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John E. Janowiak, Peter Bauer, Wanqiu Wang, Phillip A. Arkin, and Jon Gottschalck

, Ferranti et al. (1990) documented experiments that showed that model forecast skill increased in the extratropics when the model tropical fields were forced to be influenced by observed MJO behavior, and thus demonstrated the potential for increased predictability if MJO variability can be mimicked in the models. In the past decade, Wheeler and Weickmann (2001) found that the NCEP model precipitation forecasts (ca. 1987) clearly depicted MJO behavior for predictions out to 5 days, but showed no

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Benoît Vié, Olivier Nuissier, and Véronique Ducrocq

1. Introduction Heavy precipitating events (HPEs) frequently occur over the western Mediterranean regions, mainly in autumn, producing disastrous flash floods that have been responsible for many casualties and heavy damages in recent decades. Such high-impact events have been well observed and studied over all the western Mediterranean regions (see Buzzi et al.1998 ; Penarrocha et al. 2002 ; Ducrocq et al. 2003 ; Nuissier et al. 2008 ; Ducrocq et al. 2008 , among others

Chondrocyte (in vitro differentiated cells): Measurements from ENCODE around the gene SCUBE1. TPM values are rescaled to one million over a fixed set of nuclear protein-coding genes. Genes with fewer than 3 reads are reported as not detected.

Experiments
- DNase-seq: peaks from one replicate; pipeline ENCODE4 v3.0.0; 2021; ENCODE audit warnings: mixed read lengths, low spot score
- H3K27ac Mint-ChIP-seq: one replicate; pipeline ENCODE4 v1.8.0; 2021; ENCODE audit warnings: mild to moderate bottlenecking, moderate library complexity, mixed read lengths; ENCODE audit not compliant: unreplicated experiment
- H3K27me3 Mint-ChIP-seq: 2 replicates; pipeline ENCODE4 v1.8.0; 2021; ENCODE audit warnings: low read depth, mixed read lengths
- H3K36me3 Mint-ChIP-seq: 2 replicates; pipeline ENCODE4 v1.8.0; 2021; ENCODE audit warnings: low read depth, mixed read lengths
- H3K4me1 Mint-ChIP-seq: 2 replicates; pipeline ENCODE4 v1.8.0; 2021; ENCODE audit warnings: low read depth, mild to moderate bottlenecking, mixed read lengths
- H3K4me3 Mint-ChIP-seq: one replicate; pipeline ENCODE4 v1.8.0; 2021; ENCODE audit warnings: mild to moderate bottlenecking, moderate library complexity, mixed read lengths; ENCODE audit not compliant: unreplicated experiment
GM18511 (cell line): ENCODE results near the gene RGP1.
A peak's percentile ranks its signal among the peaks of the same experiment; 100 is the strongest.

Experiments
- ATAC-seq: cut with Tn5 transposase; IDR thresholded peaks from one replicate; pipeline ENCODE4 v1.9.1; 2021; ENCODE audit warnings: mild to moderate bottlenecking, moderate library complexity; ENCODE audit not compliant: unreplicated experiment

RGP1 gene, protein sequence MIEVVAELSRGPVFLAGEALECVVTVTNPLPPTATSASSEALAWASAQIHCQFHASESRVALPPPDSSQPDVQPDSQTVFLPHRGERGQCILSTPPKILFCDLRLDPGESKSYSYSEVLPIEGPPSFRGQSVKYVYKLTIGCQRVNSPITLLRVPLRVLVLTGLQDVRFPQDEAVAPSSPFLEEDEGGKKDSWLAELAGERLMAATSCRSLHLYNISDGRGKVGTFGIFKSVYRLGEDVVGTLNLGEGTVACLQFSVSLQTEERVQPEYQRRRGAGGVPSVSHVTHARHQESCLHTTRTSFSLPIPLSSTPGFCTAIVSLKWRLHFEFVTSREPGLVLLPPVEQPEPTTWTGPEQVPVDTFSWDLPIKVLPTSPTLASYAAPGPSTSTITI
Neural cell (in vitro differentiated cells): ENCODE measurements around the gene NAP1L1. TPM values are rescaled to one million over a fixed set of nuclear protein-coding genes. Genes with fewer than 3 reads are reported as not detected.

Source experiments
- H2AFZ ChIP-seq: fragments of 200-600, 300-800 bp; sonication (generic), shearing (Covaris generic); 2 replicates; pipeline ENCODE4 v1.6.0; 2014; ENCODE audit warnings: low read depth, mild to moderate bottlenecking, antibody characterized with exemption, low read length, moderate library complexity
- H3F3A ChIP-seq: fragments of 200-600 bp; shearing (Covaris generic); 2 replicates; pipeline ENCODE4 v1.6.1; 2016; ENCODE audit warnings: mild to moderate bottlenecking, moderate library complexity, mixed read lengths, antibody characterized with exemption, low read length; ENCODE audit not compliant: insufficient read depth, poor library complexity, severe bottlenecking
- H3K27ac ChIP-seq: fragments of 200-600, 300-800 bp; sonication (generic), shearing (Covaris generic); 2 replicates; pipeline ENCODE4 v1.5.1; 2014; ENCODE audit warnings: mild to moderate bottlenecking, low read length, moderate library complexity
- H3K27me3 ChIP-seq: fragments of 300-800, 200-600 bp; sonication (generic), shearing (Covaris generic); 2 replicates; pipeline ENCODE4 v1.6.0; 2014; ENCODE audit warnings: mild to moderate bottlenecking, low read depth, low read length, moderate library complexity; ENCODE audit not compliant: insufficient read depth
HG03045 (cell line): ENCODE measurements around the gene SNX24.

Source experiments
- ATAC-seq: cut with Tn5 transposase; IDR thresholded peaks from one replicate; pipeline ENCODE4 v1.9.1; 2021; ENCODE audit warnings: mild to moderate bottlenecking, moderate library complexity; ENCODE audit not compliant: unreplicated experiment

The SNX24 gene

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Ronald Gelaro, Rolf H. Langland, Simon Pellerin, and Ricardo Todling

1. Introduction The Observing System Research and Predictability Experiment (THORPEX) is a decade-long World Weather Research Program (WWRP) to accelerate improvements in the accuracy of one-day to two-week high-impact weather forecasts for the benefit of society, the economy, and the environment ( Shapiro and Thorpe 2004 ). A primary goal of THORPEX is to quantify the value of observations provided by the current global atmospheric observing network in terms of their impact on

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